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Home News Europe Regional GDP per Capita in 2009: Seven Capital Regions in the Ten First Places

Regional GDP per Capita in 2009: Seven Capital Regions in the Ten First Places
added: 2012-03-13

In 2009, GDP per capita, expressed in terms of purchasing power standards, in the EU27's 271 NUTS-2 regions ranged from 27% of the EU27 average in the region of Severozapaden in Bulgaria, to 332% of the average in Inner London in the United Kingdom.

Seventeen regions with GDP per capita above 150% of the average…

The leading regions in the ranking of regional GDP per capita in 2009 were Inner London in the United Kingdom (332% of the average), the Grand Duchy of Luxembourg (266%), Bruxelles/Brussels in Belgium (223%), Hamburg in Germany (188%) and Bratislavsky kraj in Slovakia (178%). Among the 39 regions exceeding the 125% level, eight were in Germany, five in the Netherlands, four each in Italy and Austria, three each in Belgium, Spain and the United Kingdom, two in Finland, one each in the Czech Republic, Denmark, Ireland, France, Slovakia and Sweden, as well as the Grand Duchy of Luxembourg.

It should be noted, however, that in some regions the GDP per capita figures can be significantly influenced by commuter flows. Net commuter inflows in these regions push up production to a level that could not be achieved by the resident active population on its own. The result is that GDP per capita appears to be overestimated in these regions and underestimated in regions with commuter outflows.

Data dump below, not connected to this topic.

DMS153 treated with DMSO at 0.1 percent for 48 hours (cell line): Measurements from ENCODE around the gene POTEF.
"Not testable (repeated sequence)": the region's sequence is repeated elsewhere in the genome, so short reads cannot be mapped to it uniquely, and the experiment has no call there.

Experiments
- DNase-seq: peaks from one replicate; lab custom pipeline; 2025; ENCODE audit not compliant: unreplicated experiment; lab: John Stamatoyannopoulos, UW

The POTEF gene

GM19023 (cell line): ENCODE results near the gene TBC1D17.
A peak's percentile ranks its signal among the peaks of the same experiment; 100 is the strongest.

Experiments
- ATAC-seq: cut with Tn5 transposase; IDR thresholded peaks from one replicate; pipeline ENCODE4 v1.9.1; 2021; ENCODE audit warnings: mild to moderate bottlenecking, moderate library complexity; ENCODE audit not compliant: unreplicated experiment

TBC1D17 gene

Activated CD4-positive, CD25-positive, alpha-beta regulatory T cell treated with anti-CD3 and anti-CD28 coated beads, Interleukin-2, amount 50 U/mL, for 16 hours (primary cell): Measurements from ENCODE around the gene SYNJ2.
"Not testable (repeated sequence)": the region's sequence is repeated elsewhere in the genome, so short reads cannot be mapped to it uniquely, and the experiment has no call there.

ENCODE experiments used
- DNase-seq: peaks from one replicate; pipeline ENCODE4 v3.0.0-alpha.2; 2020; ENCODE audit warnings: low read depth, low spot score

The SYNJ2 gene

…and twenty two regions below 50%

The lowest regions in the ranking were all in Bulgaria and Romania, with the lowest figures recorded in Severozapaden in Bulgaria (27% of the average), followed by Severen tsentralen in Bulgaria and Nord-Est in Romania (both 29%) and Yuzhen tsentralen in Bulgaria (31%). Among the 65 regions below the 75% level, fifteen were in Poland, seven each in the Czech Republic and Romania, six in Hungary, five in Bulgaria, four each in Greece, France (all overseas departments) and Italy, three each in Portugal and Slovakia, two in the United Kingdom, one each in Spain and Slovenia, as well as Estonia, Latvia and Lithuania.

Source: Eurostat

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